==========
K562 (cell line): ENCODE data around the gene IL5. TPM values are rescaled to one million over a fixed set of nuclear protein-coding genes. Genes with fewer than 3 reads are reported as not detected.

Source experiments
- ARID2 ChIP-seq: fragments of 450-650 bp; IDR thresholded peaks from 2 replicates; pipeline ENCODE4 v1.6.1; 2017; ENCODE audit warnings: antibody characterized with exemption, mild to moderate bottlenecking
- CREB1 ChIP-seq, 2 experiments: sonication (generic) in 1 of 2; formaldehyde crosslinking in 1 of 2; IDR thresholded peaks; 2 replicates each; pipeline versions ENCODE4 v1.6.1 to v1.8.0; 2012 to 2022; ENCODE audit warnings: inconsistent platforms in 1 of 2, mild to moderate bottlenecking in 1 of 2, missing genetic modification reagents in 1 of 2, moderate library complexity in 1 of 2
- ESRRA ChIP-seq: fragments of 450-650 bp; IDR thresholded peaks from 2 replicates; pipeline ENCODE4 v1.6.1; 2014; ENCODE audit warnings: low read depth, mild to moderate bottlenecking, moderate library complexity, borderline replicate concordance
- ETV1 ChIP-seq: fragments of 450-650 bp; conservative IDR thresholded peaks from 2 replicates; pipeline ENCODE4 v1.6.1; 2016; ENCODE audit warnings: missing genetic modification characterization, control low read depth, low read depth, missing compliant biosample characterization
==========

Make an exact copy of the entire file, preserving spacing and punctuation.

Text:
K562 (cell line): ENCODE data around the gene IL5. TPM values are rescaled to one million over a fixed set of nuclear protein-coding genes. Genes with fewer than 3 reads are reported as not detected.

Source experiments
- ARID2 ChIP-seq: fragments of 450-650 bp; IDR thresholded peaks from 2 replicates; pipeline ENCODE4 v1.6.1; 2017; ENCODE audit warnings: antibody characterized with exemption, mild to moderate bottlenecking
- CREB1 ChIP-seq, 2 experiments: sonication (generic) in 1 of 2; formaldehyde crosslinking in 1 of 2; IDR thresholded peaks; 2 replicates each; pipeline versions ENCODE4 v1.6.1 to v1.8.0; 2012 to 2022; ENCODE audit warnings: inconsistent platforms in 1 of 2, mild to moderate bottlenecking in 1 of 2, missing genetic modification reagents in 1 of 2, moderate library complexity in 1 of 2
- ESRRA ChIP-seq: fragments of 450-650 bp; IDR thresholded peaks from 2 replicates; pipeline ENCODE4 v1.6.1; 2014; ENCODE audit warnings: low read depth, mild to moderate bottlenecking, moderate library complexity, borderline replicate concordance
- ETV1 ChIP-seq: fragments of 450-650 bp; conservative IDR thresholded peaks from 2 replicates; pipeline ENCODE4 v1.6.1; 2016; ENCODE audit warnings: missing genetic modification characterization, control low read depth, low read depth, missing compliant biosample characterization